“Gaining the trust of people by providing for them led people to become more law-abiding, which allowed the leadership to penetrate into the grassroots and convince people of the importance of rule of law.”

However, a few things remained constant throughout these regimes including respect for local diversity and the desire to consolidate this diversity under the umbrella of a central administration. A small government controlled aspects like revenue, and law and order but local customs were followed for civil matters, and crime and punishment. The idea that government would provide all major services like education and health was a new concept brought by the British, and promoted after 1947. Earlier, communities were more autonomous and less expecting of help from anyone but their own resources, and the institutions of masjid or dharam-shala were for community support. What differentiated the indigenous Mauryan or Gupta dynasties from others was that their bureaucracy was always headed by a civilian officer based on a system of merit. Instead, the outside dynasties such as the British or Mughals had a merit-cum-patronage based system because they could not establish the trust that indigenous rulers could garner, and therefore merit alone could not become their sole criteria.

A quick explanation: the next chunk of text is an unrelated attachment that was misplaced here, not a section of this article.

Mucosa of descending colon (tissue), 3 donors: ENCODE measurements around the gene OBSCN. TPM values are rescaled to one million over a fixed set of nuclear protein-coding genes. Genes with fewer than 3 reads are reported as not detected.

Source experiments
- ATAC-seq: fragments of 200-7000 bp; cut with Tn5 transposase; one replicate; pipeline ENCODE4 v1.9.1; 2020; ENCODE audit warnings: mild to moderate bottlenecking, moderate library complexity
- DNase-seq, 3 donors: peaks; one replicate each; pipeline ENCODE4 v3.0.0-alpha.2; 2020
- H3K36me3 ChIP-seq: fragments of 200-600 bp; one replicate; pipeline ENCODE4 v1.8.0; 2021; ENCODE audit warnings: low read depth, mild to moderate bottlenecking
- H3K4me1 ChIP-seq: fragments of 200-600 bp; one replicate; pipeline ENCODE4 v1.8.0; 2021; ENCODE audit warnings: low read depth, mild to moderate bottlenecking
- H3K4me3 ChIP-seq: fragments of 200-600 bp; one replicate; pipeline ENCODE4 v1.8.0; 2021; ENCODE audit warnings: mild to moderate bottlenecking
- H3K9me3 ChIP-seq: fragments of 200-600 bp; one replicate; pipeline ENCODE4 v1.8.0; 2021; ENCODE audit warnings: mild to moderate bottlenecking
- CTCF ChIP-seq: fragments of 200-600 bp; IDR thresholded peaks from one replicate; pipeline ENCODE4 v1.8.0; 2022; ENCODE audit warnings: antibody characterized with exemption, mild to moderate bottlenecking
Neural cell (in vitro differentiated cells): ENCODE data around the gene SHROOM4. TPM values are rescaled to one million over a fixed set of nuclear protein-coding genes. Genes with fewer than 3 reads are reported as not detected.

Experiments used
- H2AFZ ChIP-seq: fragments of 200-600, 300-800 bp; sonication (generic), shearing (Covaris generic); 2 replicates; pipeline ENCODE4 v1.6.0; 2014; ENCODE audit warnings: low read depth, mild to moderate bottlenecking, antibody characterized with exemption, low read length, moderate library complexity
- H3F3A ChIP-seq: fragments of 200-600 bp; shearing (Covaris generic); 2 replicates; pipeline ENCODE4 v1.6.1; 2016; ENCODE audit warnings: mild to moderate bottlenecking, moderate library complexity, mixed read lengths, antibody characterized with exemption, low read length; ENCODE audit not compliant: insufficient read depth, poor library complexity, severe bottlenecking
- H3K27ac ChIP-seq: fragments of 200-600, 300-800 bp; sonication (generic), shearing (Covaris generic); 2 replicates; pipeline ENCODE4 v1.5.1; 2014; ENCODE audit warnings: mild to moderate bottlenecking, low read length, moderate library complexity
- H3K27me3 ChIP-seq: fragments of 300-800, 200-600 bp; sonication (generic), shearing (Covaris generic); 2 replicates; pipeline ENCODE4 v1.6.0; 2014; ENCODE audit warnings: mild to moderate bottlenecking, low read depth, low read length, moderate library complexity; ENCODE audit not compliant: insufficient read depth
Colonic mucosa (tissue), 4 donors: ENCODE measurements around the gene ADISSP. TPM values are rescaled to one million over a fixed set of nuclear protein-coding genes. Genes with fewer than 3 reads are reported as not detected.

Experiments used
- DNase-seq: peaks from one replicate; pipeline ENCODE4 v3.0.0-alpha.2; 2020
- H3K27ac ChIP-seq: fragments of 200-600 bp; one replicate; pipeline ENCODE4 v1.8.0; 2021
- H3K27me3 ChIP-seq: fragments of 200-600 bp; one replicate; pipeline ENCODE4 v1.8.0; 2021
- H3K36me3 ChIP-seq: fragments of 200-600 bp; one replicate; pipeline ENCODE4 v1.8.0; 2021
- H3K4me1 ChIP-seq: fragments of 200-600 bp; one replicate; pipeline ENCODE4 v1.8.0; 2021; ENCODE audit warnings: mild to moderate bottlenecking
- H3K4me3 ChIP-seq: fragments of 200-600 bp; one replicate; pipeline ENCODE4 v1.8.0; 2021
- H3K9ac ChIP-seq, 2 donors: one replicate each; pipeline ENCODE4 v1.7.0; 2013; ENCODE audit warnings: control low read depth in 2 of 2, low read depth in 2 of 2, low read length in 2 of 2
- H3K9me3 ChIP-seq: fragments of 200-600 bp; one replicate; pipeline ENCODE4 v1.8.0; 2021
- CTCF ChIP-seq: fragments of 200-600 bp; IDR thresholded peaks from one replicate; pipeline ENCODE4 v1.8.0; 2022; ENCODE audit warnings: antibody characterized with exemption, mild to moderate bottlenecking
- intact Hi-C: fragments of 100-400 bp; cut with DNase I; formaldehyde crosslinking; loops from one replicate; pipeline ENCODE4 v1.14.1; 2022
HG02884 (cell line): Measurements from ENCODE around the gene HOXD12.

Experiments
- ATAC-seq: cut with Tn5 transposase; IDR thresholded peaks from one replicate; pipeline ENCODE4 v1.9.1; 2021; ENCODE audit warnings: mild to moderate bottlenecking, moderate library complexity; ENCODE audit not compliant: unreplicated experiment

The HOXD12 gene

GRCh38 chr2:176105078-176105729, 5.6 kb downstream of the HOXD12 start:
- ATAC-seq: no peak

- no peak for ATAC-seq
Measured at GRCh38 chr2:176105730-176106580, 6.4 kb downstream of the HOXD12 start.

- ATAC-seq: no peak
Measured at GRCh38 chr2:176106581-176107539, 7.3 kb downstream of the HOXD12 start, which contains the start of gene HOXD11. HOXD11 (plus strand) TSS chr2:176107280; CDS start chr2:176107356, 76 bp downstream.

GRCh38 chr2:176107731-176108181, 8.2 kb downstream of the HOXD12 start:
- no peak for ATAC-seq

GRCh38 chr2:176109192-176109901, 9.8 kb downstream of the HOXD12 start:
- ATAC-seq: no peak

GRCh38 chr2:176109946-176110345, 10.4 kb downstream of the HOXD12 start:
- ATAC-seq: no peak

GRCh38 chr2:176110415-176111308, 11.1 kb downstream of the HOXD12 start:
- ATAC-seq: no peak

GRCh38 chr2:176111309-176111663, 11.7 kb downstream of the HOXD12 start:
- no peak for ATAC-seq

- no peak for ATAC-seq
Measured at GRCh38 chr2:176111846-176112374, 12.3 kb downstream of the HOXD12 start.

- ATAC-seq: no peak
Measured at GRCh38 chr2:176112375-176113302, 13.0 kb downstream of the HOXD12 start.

Imam divided the post partition period into seven eras. The 1947-1958 era saw no major changes and the same bureaucracy played a significant role in saving the country from the destruction that was prophesized. The 1959-73 Ayub cum Bhutto era was marked by gradual politicization where a system of merit was replaced by a system of merit-cum-patronage along with enhanced authority for civil servants at the district level. As the system of merit was based on aspects such as law and language, it did not judge morality. Thus survival strategy rather than standing on ethical grounds became the way of affairs leading to further politicization, and degradation of governance at the district level. The 1974-85 period was determined by the civil service reforms of 1973 which formalized politicization by removing the constitutional guarantees for civil servants. It further institutionalized politicization as five thousand civil servants were inducted on political basis between 1973-77 leading to only islands of merit and morality if any. The 1985-96 period was of Prime Ministers Junejo, Benazir Bhutto and Nawaz Sharif. It was signified by Supreme Court’s 1993 judgment which separated the executive from the judiciary significantly altering the quasi-judicial role of Deputy Commissioner (DC) and District Magistracy (DM).